• Michael Gofeld, Sandee J Bristow, Sheila Chiu
    Regional anesthesia and pain medicine 07/2012; 37(4):460-1. · 4.16 Impact Factor
  • Michael Gofeld, Kacey A Montgomery
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    ABSTRACT: SUMMARY Ultrasound-guided procedures are well established and utilized in the regional anesthesia and radiology practice. Conversely, there have been considerable difficulties in implementation of ultrasound in pain medicine. Ultrasonography has to compete with the more established modalities such as fluoroscopy and computed tomography; however, ultrasound has the advantage of radiation safety and point-of care imaging. It also allows direct visualization of tissue planes, blood vessels and nerves. Ultrasound-guided spine interventions are technically feasible and reasonably accurate when validated with conventional radiological modalities. Epidural, zygapophysial joint and caudal injection techniques have been published. The main pitfall of the ultrasound-guided spinal procedures lies in the inability to diagnose intravascular injections. Future technological improvements will help to solve this problem. Diagnostic spinal sonography may also contribute to the practice of medicine helping in the clinical workup of scoliosis and paraspinal pathology.
    Pain management. 07/2012; 2(4):373-82.
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    ABSTRACT: The transversus abdominis plane (TAP) block is an established technique to manage post-cesarean delivery pain. Transversus abdominis plane blocks with a local anesthetic only offer no analgesic benefits compared with intrathecal morphine. Adjuvants to extend TAP block duration and possibly reduce wound hyperalgesia, known to be a risk factor for chronic pain, have not been studied. We hypothesized that a TAP block with clonidine will affect postsurgical wound hyperalgesia and improve pain outcomes. Ninety women were randomly assigned to receive 1 of 3 TAP blocks after cesarean delivery: saline (placebo), bupivacaine (BupTAP), or bupivacaine + clonidine (CloTAP). The primary outcome was wound hyperalgesia index at 48 hours. Secondary outcomes included pain scores, analgesic consumption, and pain descriptors up to 12 months. Wound hyperalgesia index at 48 hours (median [25th-75th percentiles]) was 1.07 (0.48-3.26) in the placebo group, 1.27 (0.59-2.95) in the BupTAP group, and 0.74 (0.09-2.25) in the CloTAP group (P = 0.48). Morphine request in the postanesthesia care unit was significantly higher in the placebo group compared with the other TAP groups (P = 0.01). Postoperative pain scores and requests for breakthrough medication at 48 hours (30% in the placebo group, 24% in the BupTAP group, and 12% in the CloTAP group, P = 0.25) or chronic pain descriptors reported up to 12 months did not differ significantly among groups. Adding clonidine to a TAP block with bupivacaine did not affect wound hyperalgesia index and it did not improve short-term or long-term pain scores in women undergoing elective cesarean delivery. Further studies are warranted to determine the benefits of antihyperalgesic adjuvants in TAP solutions for specific individuals at risk for chronic pain.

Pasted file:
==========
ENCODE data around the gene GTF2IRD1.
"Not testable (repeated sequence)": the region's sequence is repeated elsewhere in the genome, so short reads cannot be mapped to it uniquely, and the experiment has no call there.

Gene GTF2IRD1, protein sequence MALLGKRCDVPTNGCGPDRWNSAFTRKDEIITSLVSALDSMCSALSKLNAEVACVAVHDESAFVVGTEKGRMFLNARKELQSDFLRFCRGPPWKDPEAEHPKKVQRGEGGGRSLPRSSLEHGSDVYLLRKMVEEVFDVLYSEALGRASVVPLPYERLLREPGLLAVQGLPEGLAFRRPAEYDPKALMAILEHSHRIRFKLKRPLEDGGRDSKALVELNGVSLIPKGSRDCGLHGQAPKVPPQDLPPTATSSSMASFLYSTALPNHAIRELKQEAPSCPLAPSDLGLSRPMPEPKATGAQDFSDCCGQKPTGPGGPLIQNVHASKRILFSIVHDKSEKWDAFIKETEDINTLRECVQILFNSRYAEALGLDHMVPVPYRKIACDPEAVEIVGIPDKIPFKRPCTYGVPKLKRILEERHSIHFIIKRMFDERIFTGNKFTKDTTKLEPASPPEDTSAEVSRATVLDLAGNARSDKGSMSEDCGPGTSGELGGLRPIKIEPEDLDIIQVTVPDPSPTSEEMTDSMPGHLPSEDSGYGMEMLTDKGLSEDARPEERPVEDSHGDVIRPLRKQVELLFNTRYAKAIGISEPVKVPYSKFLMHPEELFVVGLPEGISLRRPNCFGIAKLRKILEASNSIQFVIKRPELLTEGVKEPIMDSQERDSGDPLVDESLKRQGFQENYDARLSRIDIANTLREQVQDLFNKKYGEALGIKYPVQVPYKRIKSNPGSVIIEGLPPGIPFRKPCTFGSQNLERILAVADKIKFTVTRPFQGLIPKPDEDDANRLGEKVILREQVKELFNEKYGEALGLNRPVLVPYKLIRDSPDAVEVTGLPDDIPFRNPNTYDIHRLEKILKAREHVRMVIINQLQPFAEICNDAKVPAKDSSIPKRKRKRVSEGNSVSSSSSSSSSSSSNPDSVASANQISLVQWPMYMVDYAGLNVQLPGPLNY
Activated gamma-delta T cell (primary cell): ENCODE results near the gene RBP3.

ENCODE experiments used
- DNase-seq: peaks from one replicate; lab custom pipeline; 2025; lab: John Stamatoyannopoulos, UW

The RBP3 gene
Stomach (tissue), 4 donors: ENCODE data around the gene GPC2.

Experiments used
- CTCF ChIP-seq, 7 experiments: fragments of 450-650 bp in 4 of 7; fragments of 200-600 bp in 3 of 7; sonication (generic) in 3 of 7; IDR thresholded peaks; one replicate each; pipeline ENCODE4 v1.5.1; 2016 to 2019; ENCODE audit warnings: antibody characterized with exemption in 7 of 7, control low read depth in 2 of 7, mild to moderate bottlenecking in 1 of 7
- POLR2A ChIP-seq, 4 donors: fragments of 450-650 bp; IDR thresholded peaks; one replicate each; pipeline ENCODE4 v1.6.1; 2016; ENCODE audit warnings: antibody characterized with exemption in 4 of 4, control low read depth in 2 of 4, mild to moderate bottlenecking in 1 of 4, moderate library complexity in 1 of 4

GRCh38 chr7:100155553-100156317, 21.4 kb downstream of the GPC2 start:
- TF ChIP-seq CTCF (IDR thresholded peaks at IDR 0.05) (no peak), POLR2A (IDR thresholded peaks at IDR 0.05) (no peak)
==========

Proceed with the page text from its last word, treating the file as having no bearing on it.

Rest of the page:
Regional anesthesia and pain medicine 06/2012; 37(5):508-14. · 4.16 Impact Factor
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    ABSTRACT: Background:  The suprascapular nerve block is frequently implemented to treat chronic shoulder pain. Although effective the nerve blockade provides only a short-term relief, and more compelling approaches have been investigated. Pulsed radiofrequency (pRF) has been anecdotally reported as safe and reliable method. However, formal efficacy study has not been published. Ostensibly evidence-based validation of a new method is necessary for both scholastic and practical purposes. Methods:  This study was designed as a randomized active placebo-control double-blind trial. Because of encountered difficulties in recruitment and high rate of dropout, the study was redesigned as to allow a smaller sample size and statistical analyses were performed utilizing the last observation carry forward method. Lidocaine injections alone or with combination of the pRF were performed. Participants were followed up during 6 months, and multiple subjective and objective outcome variables were recorded. Results:  Thirteen of 22 participants completed 6 months follow-up. Dropout rate was higher in the lidocaine group. A significant linear trend (P < 0.05) for improvement on the numeric rating scale, Shoulder Pain and Disability Index and Constant-Murley score was observed in the pRF group, but not in the lidocaine group. Patients in the pRF group were on average more satisfied than the lidocaine group at 1 month (P = 0.041) and at 3 months (P = 0.035). Discussion:  Considering limitations of the study design and statistics, it seems plausible to attribute better results in the pRF group to unique properties of this physical modality.
    Pain Practice 05/2012; · 2.61 Impact Factor
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    ABSTRACT: Quantifying pain through assay of a human's or animal's response to a known stimulus as a function of time of day is a critical means of advancing chronotherapeutic pain management. Current methods for quantifying pain, even in the context of etiologies involving deep tissue, generally involve stimulation by quantifiable means of either cutaneous (heat-lamp tests, electrical stimuli) or both cutaneous and subcutaneous tissue (von Frey hairs, tourniquets, etc.) or study of proxies for pain (such as stress, via assay of cortisol levels). In this study, we evaluate the usefulness of intense focused ultrasound (iFU), already shown to generate sensations and other biological effects deep to the skin, as a means of quantifying deep diurnal pain using a standard animal model of inflammation. Beginning 5days after injection of Complete Freund's Adjuvant into the plantar surface of the rat's right hind paw to induce inflammation, the rats were divided into two groups, the light-phase test group (09:00-18:00h) and the dark-phase test group (23:00-06:00h), both of which underwent iFU application deep to the skin. We used two classes of iFU protocol, motivated by the extant literature. One consisted of a single pulse (SP) lasting 0.375s. The other, a multiple pulse (MP) protocol, consisted of multiple iFU pulses each of length 0.075s spaced 0.075s apart. We found the night group's threshold for reliable paw withdrawal to be significantly higher than that of the day group as assayed by each iFU protocol. These results are consistent with the observation that the response to mechanical stimuli by humans and rodents display diurnal variations, as well as the ability of iFU to generate sensations via mechanical stimulation. Since iFU can provide a consistent method to quantify pain from deep, inflamed tissue, it may represent a useful adjunct to those studying diurnal pain associated with deep tissue as well as chronotherapeutics targeting that pain.